Progress update on Kendall Inquiry shows City of Canning addressing issues

Progress update on Kendall Inquiry shows City of Canning addressing issues

A PROGRESS update to City of Canning council on the report resulting from the Kendall Inquiry shows the three recommendations directed at the City have been addressed.

But several councillors expressed a desire to see council look at the report in its entirety in case there were other lessons via its findings, not just its 10 recommendations.

Mayor Paul Ng launched into a speech about the update before he was pulled up by Councillor Ben Kunze on a point of order because speaking on the item should not have commenced prior to a mover and seconder being appointed.

“This is an important update report,” Cr Ng said at the February 20 council meeting.

“It shows our commitments to proving the governance of the City. The report outlines our success in meeting our obligation to address the Kendall recommendations.”

At the end of the debate, the mayor said as elected members they were responsible in acting in good faith every time, and their keeping assigned roles and not becoming enmeshed in the administration of the council.

The update was requested by council in November last year.

Council asked the chief executive to present a detailed report on the City’s progress regarding the recommendations of the Kendall report.

Of the 10 recommendations, points four, five and six were directed at the City and two could be considered by the City but were directed at the Department of Local Government.

The relevant recommendations related to a Code of Conduct regarding personal use of emails and letterheads, the availability of information to councillors, and induction training.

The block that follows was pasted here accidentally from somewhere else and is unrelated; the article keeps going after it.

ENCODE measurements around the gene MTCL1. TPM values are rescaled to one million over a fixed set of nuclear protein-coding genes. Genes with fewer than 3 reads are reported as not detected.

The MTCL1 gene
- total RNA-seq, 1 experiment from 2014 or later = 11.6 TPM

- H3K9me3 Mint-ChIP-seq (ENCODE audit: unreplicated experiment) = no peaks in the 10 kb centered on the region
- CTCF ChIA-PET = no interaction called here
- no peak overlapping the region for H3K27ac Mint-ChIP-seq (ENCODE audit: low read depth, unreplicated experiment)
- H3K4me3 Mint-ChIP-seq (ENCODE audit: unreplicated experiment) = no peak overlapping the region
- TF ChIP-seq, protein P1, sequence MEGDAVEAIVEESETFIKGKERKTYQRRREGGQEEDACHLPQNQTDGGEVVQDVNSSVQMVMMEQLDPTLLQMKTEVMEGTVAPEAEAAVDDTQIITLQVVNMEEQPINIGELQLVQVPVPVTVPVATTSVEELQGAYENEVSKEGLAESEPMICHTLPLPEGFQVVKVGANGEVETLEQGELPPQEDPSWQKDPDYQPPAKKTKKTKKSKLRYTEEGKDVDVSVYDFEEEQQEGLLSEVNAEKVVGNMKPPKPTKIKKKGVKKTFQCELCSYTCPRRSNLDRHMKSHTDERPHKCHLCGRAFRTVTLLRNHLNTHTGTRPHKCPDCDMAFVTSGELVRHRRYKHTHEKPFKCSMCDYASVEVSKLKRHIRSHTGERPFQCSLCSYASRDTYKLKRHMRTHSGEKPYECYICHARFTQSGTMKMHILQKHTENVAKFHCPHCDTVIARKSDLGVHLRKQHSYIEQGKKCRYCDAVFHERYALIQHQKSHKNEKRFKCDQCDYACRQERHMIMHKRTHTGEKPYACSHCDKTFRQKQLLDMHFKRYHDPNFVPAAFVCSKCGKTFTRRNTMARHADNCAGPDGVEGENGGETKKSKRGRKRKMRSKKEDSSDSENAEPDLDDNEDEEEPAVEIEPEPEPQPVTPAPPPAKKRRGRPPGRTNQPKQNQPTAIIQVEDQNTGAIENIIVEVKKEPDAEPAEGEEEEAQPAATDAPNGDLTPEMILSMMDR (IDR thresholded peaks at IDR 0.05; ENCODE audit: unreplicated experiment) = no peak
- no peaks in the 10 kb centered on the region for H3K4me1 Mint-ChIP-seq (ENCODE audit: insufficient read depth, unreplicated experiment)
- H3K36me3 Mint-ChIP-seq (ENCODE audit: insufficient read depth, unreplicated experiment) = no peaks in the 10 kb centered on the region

The report even suggested new councillors take a non-voting observer role for a set period.

While the City doesn’t have a non-voting period, it does pay for six months of structured induction training for new councillors, and in February last year approved $35,000 per elected member for learning and development activities.

Audio of all meetings was made available online to the public from September last year, the Code of Conduct reviewed, and a Hub for councillors on their City-supplied iPads is well-established.

Meeting structures changed after the inquiry, with agenda briefings held for councillors to as questions, and ordinary council meetings for debate and decisions.

Monthly Strategic Issues Briefings are kept confidential.

The onus is still on absent councillors to seek out relevant information on matters they missed, or organise a briefing with a staff member.

Other recommendations within the Kendall report were directed at the Department of Local Government or the Local Government Minister and included concern that remuneration levels were inadequate given the time requirements now imposed on elected members.

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